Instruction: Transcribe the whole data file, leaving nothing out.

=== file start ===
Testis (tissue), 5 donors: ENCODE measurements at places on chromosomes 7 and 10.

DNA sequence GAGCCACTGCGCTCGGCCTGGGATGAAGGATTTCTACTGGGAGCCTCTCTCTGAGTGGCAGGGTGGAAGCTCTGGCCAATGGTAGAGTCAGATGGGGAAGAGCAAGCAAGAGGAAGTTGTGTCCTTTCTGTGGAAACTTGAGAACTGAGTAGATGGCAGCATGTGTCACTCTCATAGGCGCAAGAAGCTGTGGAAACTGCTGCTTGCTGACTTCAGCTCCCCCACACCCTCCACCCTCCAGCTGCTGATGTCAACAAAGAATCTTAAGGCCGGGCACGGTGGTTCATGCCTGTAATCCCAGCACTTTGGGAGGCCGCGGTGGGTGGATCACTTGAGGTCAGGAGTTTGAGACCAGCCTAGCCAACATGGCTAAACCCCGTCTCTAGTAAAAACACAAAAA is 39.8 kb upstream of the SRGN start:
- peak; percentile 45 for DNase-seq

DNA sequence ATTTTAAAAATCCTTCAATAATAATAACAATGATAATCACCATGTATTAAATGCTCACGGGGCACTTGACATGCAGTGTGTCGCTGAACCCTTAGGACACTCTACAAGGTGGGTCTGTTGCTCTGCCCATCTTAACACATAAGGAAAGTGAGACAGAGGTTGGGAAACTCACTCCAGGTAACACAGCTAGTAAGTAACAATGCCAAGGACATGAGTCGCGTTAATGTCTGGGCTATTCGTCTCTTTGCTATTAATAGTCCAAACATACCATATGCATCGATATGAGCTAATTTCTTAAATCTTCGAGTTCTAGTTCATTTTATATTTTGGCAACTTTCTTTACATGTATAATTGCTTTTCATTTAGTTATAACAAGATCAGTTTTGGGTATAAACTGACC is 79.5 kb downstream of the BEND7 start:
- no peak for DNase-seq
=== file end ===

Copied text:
Testis (tissue), 5 donors: ENCODE measurements at places on chromosomes 7 and 10.

DNA sequence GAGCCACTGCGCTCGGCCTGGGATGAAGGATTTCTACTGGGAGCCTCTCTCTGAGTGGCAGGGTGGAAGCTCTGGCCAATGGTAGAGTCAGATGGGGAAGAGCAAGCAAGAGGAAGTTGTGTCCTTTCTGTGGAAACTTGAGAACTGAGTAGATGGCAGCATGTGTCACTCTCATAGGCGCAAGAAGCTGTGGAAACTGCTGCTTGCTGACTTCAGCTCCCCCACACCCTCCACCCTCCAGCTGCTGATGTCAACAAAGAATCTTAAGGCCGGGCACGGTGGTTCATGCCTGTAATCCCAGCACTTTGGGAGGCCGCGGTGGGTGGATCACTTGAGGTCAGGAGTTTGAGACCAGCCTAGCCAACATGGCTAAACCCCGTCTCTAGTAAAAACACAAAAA is 39.8 kb upstream of the SRGN start:
- peak; percentile 45 for DNase-seq

DNA sequence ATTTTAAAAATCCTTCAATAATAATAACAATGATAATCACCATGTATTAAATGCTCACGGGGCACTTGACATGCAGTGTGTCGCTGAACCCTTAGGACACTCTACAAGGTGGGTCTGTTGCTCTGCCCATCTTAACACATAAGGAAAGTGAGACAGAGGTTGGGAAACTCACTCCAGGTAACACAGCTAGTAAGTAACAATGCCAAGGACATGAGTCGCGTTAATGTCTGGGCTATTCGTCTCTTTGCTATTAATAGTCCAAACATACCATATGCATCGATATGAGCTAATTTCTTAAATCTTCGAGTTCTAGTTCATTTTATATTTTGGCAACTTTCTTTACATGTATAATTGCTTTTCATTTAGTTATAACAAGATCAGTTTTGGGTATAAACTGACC is 79.5 kb downstream of the BEND7 start:
- no peak for DNase-seq